GREENSBORO — When Kevin Cooper came to Infrapros and asked to be hired, Jeff Farlow couldn’t understand why.
Farlow was the owner of Infrapros, a business that specializes in heating-and-air conditioning contracting, service and maintenance. Cooper was a former client and successful in his own line of work.
“When I first met Kevin, he had such a tremendous knowledge,” Farlow said. “He was on it.”
He was impressed by Cooper’s skills as a facilities manager at Family Service of the Piedmont. Farlow said the work they did together resulted in over 30% savings on utilities at the agency.
Their mutual admiration of one another as businessmen morphed into a friendship, Farlow said.
But when Cooper asked about being hired at Infrapros earlier this year, it didn't make sense to Farlow. Why wouldn't Cooper just go into business for himself?
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Farlow said as he listened to his friend talk about the great work they could do together, he kept thinking: Why do you need me?
“I mean, he’s smarter than I am on a bunch of this stuff,” Farlow said.
Then Farlow had what he called a “eureka moment.” There was a reason Cooper couldn’t break into mechanical contracting on his own, even though he had years of experience.
“He can’t get into this business because there’s a barrier."
There's a term for that: racial disparity.
According to the U.S. Bureau of Labor Statistics, there are a wide range of professions that lack representation from African Americans, from white collar to blue, from male to female.
In some industries, minorities are just a fraction of the workforce.
In others, and all too often, they can't be found in leadership or ownership positions.
And, of course, Farlow's field of mechanical contracting.
It's a generational business, Farlow explained. Meaning, it's passed down from one generation to the next. Like it was to him.
“Heating and air conditioning in particular was only available starting in the mid-50s, so the people that got in that business were guys that looked like me,” said Farlow, who is white. “They were able to get funding and start their business, and now, 60 years later, the names ... are very close to the names that started the business back then.”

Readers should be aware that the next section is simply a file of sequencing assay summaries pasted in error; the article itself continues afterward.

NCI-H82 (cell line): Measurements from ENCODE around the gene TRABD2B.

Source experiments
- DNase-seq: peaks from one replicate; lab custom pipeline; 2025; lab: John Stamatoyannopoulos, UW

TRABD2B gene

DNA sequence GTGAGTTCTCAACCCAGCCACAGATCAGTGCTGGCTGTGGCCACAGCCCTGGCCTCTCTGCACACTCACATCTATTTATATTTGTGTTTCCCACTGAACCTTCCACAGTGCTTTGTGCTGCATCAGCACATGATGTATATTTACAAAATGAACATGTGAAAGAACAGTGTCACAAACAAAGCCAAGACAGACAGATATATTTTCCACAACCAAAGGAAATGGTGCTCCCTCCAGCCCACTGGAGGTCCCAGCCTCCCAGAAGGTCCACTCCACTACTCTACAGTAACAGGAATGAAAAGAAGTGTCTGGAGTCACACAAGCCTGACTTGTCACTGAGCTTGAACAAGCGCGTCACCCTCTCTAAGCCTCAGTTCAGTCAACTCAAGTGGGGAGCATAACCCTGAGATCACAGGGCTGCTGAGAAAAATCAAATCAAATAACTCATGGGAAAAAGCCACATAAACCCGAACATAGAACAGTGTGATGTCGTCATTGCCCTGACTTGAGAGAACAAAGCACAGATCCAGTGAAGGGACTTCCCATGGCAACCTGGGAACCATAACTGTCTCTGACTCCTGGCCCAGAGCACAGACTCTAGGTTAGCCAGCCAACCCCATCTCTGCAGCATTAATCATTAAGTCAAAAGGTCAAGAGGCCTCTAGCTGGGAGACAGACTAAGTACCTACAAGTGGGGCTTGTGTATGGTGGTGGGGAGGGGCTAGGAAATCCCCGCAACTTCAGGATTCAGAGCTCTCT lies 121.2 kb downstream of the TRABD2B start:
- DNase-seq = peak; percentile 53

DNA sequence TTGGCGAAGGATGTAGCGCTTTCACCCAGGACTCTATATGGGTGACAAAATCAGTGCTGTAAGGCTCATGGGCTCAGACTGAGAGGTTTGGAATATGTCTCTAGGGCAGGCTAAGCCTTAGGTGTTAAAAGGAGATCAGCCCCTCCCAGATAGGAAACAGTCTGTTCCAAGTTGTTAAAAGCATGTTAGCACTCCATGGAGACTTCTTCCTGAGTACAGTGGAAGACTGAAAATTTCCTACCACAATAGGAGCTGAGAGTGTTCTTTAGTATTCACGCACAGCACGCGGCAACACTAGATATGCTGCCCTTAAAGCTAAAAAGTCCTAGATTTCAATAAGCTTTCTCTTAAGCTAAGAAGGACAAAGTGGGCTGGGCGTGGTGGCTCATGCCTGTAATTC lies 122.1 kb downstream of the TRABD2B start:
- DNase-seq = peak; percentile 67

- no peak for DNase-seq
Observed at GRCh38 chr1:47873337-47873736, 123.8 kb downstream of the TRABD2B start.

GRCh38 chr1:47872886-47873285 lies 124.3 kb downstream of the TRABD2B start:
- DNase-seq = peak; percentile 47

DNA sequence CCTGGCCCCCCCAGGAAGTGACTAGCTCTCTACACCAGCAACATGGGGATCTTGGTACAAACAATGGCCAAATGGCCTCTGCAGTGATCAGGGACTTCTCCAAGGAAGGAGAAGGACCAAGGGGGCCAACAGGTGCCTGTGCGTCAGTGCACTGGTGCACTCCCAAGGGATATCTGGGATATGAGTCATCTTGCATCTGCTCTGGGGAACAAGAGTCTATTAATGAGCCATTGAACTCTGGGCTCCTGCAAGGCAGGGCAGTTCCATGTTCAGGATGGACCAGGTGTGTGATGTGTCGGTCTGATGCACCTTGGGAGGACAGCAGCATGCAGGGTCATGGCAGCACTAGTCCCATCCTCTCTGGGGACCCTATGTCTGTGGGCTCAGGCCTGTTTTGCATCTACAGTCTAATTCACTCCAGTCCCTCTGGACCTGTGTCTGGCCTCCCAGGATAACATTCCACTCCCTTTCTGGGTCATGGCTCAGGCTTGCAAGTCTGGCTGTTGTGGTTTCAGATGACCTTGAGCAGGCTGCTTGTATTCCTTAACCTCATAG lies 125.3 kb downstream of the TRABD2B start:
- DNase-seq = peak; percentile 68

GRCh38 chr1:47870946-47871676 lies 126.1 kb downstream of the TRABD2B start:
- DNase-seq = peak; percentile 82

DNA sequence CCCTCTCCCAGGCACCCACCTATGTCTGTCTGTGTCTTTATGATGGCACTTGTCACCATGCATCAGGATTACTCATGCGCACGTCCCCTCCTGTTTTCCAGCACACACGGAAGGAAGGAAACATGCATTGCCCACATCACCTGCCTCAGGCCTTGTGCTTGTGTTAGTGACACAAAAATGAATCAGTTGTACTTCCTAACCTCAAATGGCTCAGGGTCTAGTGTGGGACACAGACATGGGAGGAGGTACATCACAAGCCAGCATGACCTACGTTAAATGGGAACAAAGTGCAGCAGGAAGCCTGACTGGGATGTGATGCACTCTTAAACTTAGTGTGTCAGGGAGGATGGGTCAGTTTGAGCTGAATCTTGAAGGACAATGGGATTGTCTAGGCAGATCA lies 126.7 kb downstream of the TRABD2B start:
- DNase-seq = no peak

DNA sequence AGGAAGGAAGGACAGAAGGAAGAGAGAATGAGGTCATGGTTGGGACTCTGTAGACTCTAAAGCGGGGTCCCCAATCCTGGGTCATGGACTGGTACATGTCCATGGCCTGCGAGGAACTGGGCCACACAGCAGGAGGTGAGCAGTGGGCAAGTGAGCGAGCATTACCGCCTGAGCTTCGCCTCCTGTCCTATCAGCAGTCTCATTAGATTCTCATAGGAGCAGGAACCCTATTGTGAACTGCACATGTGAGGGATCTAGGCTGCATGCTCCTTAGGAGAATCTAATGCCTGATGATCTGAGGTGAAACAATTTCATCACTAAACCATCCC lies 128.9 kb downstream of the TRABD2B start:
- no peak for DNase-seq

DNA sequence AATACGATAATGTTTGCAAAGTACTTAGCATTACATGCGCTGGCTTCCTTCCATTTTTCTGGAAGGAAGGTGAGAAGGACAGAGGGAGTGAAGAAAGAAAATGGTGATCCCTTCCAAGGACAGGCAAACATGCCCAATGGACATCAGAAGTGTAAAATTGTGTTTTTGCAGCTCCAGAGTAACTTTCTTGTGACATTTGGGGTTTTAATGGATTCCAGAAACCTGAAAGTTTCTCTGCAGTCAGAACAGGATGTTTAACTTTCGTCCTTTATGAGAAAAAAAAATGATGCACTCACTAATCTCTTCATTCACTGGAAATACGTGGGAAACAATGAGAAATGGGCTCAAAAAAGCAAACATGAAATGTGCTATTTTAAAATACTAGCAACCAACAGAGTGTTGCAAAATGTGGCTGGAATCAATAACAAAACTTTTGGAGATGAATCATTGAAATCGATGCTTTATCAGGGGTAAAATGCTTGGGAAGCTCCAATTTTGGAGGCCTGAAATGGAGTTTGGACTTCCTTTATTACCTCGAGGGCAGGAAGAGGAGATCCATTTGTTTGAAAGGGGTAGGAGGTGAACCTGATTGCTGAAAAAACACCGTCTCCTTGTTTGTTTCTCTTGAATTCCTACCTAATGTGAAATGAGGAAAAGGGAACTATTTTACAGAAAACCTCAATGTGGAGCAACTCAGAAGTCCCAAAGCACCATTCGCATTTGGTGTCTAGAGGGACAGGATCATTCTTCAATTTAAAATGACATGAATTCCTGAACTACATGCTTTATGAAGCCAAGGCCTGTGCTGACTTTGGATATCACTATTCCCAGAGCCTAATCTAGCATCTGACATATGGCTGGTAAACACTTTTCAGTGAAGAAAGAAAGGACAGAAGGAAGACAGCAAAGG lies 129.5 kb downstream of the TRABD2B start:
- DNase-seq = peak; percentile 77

Farlow said it's hard for anyone new to break into the field.
"But it’s even amplified," Farlow said, "because Kevin is Black."
In a business started by white people — white men, in particular — and passed down through the generations, Farlow suddenly became aware of the walls that kept Cooper out.
In a year filled with discussion surrounding racial disparities and systemic racism, Farlow said he didn't want to let an opportunity to enact real change pass by.
"It’s very easy to sit and listen to the conversations that are happening — the very genuine conversations — and be passive," Farlow said.
If a wall was going to keep Cooper from starting his own business, Farlow wanted to break it down.
"I said, 'Man, I don't know that I'd hire you, but I'll sell you part of the business.'"
They talked it over.
They viewed their partnership as something more than just a business deal. This was the first step to changing a white-dominated industry.
Another step was taken when Cooper asked to buy the majority of the business — and Farlow agreed.
As of July, Cooper has been calling the shots at Infapros.
During his time in the workforce, Cooper said it was rare to look around a room and see someone that looked like him.
But he doesn't see what Farlow did as a gift.
"This was no pat on the back," Cooper said.
No, it was something else.
They both want their partnership to send a strong message — that Black people can step into this industry dominated by white men and do it well.
"We've got a real opportunity with a partner like Kevin to bring new faces into the industry," Farlow said. "The mix between the two of us make for a dynamic company for our clients."
Maybe one day when people look at the mechanical contracting field, it will be filled with more people who look like Cooper.
That's what the men hope, anyway.
Cooper said he foresees Infrapros eventually bringing in other minorities, including women — another rarity in the trade.
"We want to give them the opportunities to be great," Cooper said, "to end generational poverty that is prevalent in America."
With Cooper owning a majority of the business, Infrapros has since been certified as a HUB — Historically Underutilized Business.
That designation can help Infrapros land lucrative local and state contracts.
Cynthia Barnes, director of Guilford County’s minority and women’s business enterprise program, knows of instances where a previously white-owned business was taken over by a minority, but she said “it happens more often in larger municipal areas than our own.”
Apart from Infrapros being Black-owned, Cooper and Farlow want to prove it's the best mechanical contracting service around.
"We may go in and say, 'Hey, we're a HUB mechanical contractor,'" Farlow said. "But at the end of the day, we have to be better, right?"
In a way, Cooper is paying it forward.
He said he was given the chance years ago to enter into facility operations by a woman who worked in the field.
"That was an anomaly," Cooper said. "She gave me an opportunity."
In turn, he and Farlow, with their more than 60 years of combined experience, will do the same.
Farlow said he's still learning everyday about inclusion, but Cooper has opened his eyes to the necessity of it. Now, it's a mission.
"If somebody wants to get on board with us, come talk to us," Cooper said. "We'll train you."
It's a gesture that could go a long way.
"Kevin and I know that we may never see the full fruits of our labor," Farlow said. "We may not live long enough.
"But if we do our jobs right, there will be 100 minority contractors that can point their beginnings back to the work that we're doing now."